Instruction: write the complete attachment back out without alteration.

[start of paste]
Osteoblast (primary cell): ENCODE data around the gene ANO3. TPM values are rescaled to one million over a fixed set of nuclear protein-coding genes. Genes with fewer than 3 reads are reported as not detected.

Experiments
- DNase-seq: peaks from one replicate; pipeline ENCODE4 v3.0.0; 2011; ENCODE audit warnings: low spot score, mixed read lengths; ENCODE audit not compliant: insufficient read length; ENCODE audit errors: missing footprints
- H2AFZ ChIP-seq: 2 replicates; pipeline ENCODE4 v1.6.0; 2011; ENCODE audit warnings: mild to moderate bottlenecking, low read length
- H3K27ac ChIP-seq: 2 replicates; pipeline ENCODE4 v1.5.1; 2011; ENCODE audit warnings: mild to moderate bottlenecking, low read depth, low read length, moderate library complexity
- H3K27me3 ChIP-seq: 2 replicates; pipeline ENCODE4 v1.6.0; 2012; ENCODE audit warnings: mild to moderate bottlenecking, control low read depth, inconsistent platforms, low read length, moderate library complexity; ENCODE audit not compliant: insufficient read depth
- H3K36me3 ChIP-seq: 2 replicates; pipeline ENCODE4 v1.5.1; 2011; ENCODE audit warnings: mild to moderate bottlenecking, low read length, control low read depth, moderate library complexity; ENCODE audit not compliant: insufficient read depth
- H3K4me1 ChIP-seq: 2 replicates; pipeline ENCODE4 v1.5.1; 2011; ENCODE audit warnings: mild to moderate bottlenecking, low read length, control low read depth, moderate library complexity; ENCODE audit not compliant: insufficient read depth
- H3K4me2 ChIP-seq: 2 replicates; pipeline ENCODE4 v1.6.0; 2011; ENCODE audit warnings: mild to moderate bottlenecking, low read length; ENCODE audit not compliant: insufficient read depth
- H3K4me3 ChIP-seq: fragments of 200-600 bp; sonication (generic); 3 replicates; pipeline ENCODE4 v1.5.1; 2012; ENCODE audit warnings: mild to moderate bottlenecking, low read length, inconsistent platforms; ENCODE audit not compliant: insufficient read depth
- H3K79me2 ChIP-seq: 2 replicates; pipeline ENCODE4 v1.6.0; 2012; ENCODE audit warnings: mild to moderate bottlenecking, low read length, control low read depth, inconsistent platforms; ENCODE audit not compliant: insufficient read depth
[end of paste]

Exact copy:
Osteoblast (primary cell): ENCODE data around the gene ANO3. TPM values are rescaled to one million over a fixed set of nuclear protein-coding genes. Genes with fewer than 3 reads are reported as not detected.

Experiments
- DNase-seq: peaks from one replicate; pipeline ENCODE4 v3.0.0; 2011; ENCODE audit warnings: low spot score, mixed read lengths; ENCODE audit not compliant: insufficient read length; ENCODE audit errors: missing footprints
- H2AFZ ChIP-seq: 2 replicates; pipeline ENCODE4 v1.6.0; 2011; ENCODE audit warnings: mild to moderate bottlenecking, low read length
- H3K27ac ChIP-seq: 2 replicates; pipeline ENCODE4 v1.5.1; 2011; ENCODE audit warnings: mild to moderate bottlenecking, low read depth, low read length, moderate library complexity
- H3K27me3 ChIP-seq: 2 replicates; pipeline ENCODE4 v1.6.0; 2012; ENCODE audit warnings: mild to moderate bottlenecking, control low read depth, inconsistent platforms, low read length, moderate library complexity; ENCODE audit not compliant: insufficient read depth
- H3K36me3 ChIP-seq: 2 replicates; pipeline ENCODE4 v1.5.1; 2011; ENCODE audit warnings: mild to moderate bottlenecking, low read length, control low read depth, moderate library complexity; ENCODE audit not compliant: insufficient read depth
- H3K4me1 ChIP-seq: 2 replicates; pipeline ENCODE4 v1.5.1; 2011; ENCODE audit warnings: mild to moderate bottlenecking, low read length, control low read depth, moderate library complexity; ENCODE audit not compliant: insufficient read depth
- H3K4me2 ChIP-seq: 2 replicates; pipeline ENCODE4 v1.6.0; 2011; ENCODE audit warnings: mild to moderate bottlenecking, low read length; ENCODE audit not compliant: insufficient read depth
- H3K4me3 ChIP-seq: fragments of 200-600 bp; sonication (generic); 3 replicates; pipeline ENCODE4 v1.5.1; 2012; ENCODE audit warnings: mild to moderate bottlenecking, low read length, inconsistent platforms; ENCODE audit not compliant: insufficient read depth
- H3K79me2 ChIP-seq: 2 replicates; pipeline ENCODE4 v1.6.0; 2012; ENCODE audit warnings: mild to moderate bottlenecking, low read length, control low read depth, inconsistent platforms; ENCODE audit not compliant: insufficient read depth